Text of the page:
Historically, the subtypes were classified based on the envelope (env) gene sequence variations and classification of subtypes A to F was done on the basis of env gene alone . All subtypes, except E, could be consistently classified from the gag region of HIV-1 . The partial genome sequences and phylogenies based on env and gag genes further led to designation of subtypes G to J [9–11]. Phylogenetic comparisons of A and F led to determination of sub-subtypes that form differential clusters within the corresponding subtypes . Generally, HIV-1 strains fall into the appropriate phylogenetic clusters when multiple regions of their genome are analysed. Subtype K, which was earlier proposed to be a sub-subtype of F based upon phylogenetic analysis of env and gag sequences, was later classified as a distinct subtype when whole genome sequences were analysed . Subtype I previously classified on the basis of C2V3 region of env sequences was later found to be a subtype A and G recombinant [10, 13]. Some of the recent methods use env, gag and pol gene sequences, which together span most of the HIV genome. These studies clearly indicate that classification of subtypes based on complete genome sequences, rather than sub-genomic regions, may be a more robust and comprehensive approach. However, no simple methodology exists that directly computes a HIV-1 subtype from the complete genome sequence, rather than generating gene-based phylogenies and then analysing the distance matrices [14–16].
In this article, we address this problem by identifying the variations in the genomic signatures (at various word lengths) at whole genome level in the different subtypes of HIV-1 using the Chaos Game Representation (CGR) method. CGR is a two-dimensional plot, where the primary sequence organisation of DNA is mapped using iterative functions. The use of CGR has mostly been restricted to a visualization tool representing nucleotide sequences, in which patterns like over- or under-representation of nucleotides, dinucleotides, trinucleotides etc. can be visually ascribed. Goldman concluded that the patterns exhibited by CGR are sufficient to evaluate word length composition of three, i.e., the frequencies of nucleotides, dinucleotides and trinucleotides . However, it was shown later that longer oligonucleotide frequencies also influence the patterns seen in CGR . Recently, a spectrum of word lengths, in addition to nucleotide and dinucleotide, in CGRs were identified as factors that can differentiate between genomes of different species. Several distance measures were proposed to compare two or more CGRs and it was employed for studying phylogenetic relationships among diverse species [19, 20]. However, it is not clear if intra-species genomic variability, which is much less than between-species variation, can be resolved using CGRs with similar word lengths. A different class of methods, using data structures such as, suffix arrays and suffix tree, have also been used to study specific genomic signatures using different word lengths .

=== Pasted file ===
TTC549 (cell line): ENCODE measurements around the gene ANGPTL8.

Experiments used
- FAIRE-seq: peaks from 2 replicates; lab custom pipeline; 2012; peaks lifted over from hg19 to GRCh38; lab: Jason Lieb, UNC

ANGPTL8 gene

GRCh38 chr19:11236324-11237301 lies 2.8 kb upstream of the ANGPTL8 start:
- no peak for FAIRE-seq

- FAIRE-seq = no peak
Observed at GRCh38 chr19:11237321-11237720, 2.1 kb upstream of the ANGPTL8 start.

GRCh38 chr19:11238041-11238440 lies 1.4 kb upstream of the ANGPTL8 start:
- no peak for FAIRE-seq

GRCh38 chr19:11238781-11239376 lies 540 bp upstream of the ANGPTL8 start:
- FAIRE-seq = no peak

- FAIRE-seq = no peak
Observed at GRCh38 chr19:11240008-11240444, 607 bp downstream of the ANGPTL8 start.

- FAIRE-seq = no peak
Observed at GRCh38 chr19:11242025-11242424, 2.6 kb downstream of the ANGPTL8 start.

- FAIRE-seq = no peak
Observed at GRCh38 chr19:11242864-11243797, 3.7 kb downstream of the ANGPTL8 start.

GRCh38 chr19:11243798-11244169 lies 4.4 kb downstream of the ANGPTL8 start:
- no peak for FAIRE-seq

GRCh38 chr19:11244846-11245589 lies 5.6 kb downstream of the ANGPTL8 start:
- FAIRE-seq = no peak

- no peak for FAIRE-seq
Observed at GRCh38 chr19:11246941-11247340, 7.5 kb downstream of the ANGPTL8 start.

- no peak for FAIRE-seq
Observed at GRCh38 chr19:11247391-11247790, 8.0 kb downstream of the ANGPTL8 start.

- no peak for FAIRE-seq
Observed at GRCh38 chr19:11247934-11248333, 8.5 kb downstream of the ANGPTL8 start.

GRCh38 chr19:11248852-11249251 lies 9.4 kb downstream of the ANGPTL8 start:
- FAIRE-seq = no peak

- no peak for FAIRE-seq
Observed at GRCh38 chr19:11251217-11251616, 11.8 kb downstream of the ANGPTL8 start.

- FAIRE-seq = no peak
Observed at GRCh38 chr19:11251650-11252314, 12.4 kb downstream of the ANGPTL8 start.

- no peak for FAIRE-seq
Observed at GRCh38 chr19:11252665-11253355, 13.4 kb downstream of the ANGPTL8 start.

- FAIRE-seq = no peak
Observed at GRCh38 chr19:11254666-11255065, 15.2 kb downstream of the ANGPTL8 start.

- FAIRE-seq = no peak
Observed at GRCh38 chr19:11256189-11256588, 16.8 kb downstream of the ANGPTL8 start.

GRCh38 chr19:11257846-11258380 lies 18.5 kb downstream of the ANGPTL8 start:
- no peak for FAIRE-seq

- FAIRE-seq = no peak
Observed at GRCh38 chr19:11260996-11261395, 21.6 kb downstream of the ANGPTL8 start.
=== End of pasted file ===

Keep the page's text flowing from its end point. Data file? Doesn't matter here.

In this study, we demonstrate the applicability of CGR to address the problem of intra-species variability by considering the complex issue of HIV-1 subtype classification, as these subtypes form a set, which exhibit subtle differences that are sufficient for displaying differential infectivity and evolutionary dynamics . We show that CGR is an effective methodology to resolve HIV-1 subtype variations by first optimising the suitable word length, and then applying the method to obtain the known and unknown HIV-1 subtypes by analysing all available whole genome sequences, along with the Reference Sequence set that is used by workers in the field . Our studies clearly show that this unusual approach can effectively be used for studying intra-species variability in general, and specifically offer an easy-to-use and accurate method for HIV-1 sub-typing from whole genome data.
Accession numbers of training set sequences used for word length optimisation
The Reference Sequences set was taken from the HIV Database, which were classified using traditional sequence alignment methods . The Reference set contains four sequences each for subtype B, C, D and G; three sequence for subtype H; two each for subtype J and K; four each for sub-subtype A1, F1 and F2; two for sub-subtype A2 and four for SIVcpz, where SIVcpz is the SIV sequence derived from Chimpanzee. The U (unclassified) sequences were also collected from the database.